Node Roundup: 0.10.36, io.js 1.0.4, Object.observe, Shipit

2015-01-28 00:00:00 +0000 by Alex R. Young

Node 0.10.36, io.js 1.0.4

The latest stable release of Node, 0.10.36, came out earlier this week. The changelog is short with just three bullets, but one thing that stands out is "v8: don't busy loop in cpu profiler thread". The commit for this is 6ebd85:

Before this commit, the thread would effectively busy loop and consume 100% CPU time. By forcing a one nanosecond sleep period rounded up to the task scheduler's granularity (about 50 us on Linux), CPU usage for the processor thread now hovers around 10-20% for a busy application.

In io.js, 1.0.4 has been released. I noticed in the changelog that there's a patch for V8 and ARMv6, so io.js should work again on platforms like Raspberry Pi.


It seems like I've been writing about a lot of frameworks that use ES6/7, but sometimes you just want a specific polyfill rather than an entire framework. A new polyfill that Massimo Artizzu sent me is for Object.observe (GitHub: MaxArt2501/object-observe, License: MIT, npm: object.observe, Bower: object.observe), which you can use with Node and browsers.

The readme explains the basic usage, but there's also more detailed documentation. This also explains the two versions of the API:

If you don't need to check for "reconfigure", "preventExtensions" and "setPrototype" events, and you are confident that your observed objects don't have to do with accessor properties or changes in their descriptors, then go for the light version, which should perform reasonably better on older and/old slower environments.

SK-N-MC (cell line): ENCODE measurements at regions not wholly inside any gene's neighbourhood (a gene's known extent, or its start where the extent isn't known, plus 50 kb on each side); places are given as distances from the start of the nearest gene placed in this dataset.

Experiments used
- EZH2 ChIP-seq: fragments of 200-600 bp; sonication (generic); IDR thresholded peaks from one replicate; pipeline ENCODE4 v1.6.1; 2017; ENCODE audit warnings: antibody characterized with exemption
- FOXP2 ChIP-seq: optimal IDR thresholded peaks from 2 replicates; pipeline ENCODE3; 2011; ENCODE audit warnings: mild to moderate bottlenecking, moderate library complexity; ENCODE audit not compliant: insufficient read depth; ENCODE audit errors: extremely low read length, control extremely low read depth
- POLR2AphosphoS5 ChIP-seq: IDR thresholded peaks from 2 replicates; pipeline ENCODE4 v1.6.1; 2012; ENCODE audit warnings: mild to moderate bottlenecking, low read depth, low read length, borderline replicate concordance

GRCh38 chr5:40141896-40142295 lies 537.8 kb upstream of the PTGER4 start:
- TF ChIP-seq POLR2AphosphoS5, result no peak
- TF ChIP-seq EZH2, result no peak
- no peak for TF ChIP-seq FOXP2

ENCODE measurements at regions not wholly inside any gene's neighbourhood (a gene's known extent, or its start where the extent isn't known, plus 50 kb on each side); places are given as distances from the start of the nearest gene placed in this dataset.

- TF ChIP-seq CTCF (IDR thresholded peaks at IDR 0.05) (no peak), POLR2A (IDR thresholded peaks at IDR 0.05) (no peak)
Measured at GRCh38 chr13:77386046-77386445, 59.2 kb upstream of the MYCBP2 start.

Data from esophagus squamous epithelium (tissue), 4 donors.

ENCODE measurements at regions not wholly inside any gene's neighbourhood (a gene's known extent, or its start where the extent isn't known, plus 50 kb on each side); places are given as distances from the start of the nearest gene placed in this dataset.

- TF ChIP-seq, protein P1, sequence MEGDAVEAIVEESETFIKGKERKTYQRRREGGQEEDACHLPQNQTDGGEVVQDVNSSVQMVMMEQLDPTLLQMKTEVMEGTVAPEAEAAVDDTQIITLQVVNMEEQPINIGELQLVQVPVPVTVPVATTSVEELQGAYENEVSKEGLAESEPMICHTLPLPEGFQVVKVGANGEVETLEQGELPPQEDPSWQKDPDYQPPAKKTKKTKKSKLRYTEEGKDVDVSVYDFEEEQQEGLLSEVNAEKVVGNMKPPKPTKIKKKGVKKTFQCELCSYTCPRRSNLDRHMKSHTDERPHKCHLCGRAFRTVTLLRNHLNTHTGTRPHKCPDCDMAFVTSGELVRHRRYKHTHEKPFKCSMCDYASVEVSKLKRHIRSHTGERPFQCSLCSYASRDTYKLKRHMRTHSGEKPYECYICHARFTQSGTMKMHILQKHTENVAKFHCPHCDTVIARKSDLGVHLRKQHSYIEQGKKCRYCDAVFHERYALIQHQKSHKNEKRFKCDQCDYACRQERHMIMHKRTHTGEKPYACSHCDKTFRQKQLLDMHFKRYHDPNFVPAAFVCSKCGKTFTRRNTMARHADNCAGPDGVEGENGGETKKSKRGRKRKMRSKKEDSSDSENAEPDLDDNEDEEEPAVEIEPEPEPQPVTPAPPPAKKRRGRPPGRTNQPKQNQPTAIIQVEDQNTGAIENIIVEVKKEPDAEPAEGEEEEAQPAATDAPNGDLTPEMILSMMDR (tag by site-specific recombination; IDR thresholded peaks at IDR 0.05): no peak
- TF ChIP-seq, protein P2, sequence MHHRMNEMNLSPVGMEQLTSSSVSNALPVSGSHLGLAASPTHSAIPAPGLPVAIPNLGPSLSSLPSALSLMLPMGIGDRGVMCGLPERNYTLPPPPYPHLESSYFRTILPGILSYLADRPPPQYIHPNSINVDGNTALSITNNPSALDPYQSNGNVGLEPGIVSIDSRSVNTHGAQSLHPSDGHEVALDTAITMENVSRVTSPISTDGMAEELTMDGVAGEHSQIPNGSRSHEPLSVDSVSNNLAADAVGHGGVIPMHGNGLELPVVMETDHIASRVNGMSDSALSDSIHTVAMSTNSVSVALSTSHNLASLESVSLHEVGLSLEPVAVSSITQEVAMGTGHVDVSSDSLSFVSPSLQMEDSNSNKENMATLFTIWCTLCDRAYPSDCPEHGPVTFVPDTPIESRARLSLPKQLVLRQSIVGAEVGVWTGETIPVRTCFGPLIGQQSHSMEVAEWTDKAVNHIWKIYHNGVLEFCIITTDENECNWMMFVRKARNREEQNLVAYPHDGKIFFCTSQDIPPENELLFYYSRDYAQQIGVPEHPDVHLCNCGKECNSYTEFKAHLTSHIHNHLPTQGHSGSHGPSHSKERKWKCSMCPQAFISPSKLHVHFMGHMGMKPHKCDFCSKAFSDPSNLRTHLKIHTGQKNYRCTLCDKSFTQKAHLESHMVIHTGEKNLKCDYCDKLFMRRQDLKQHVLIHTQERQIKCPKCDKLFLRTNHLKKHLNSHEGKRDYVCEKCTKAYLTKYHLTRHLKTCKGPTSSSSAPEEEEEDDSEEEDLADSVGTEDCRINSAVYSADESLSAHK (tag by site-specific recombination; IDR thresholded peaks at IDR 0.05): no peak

In Node 0.10.x, you can use it like this:

if (!Object.observe) require('object.observe');

This will avoid loading it when your version of Node gets Object.observe in the future.



Greg Bergé sent in Shipit (GitHub: shipitjs/shipit, License: MIT, npm: shipit-cli), a deployment tool. It can use SSH to sign in to a server and run scripts, and it handles multiple environments so you can create settings that will work for production, staging, CI, and so on.

It has an event-based API with tasks, in a style that reminds me of Grunt and Gulp. It uses plain old SSH and rsync under the hood.

Shipit recently got lots of attention because Ghost uses it. I haven't been able to find an exact reference to Shipit in Ghost's source, so it's presumably used for deploying their commercial hosted solution. However, I actually thought Shipit might be useful as part of Ghost's open source stack, because it would help support people who download Ghost and deploy it to their own servers. It would be interesting to discover more about the Ghost connection.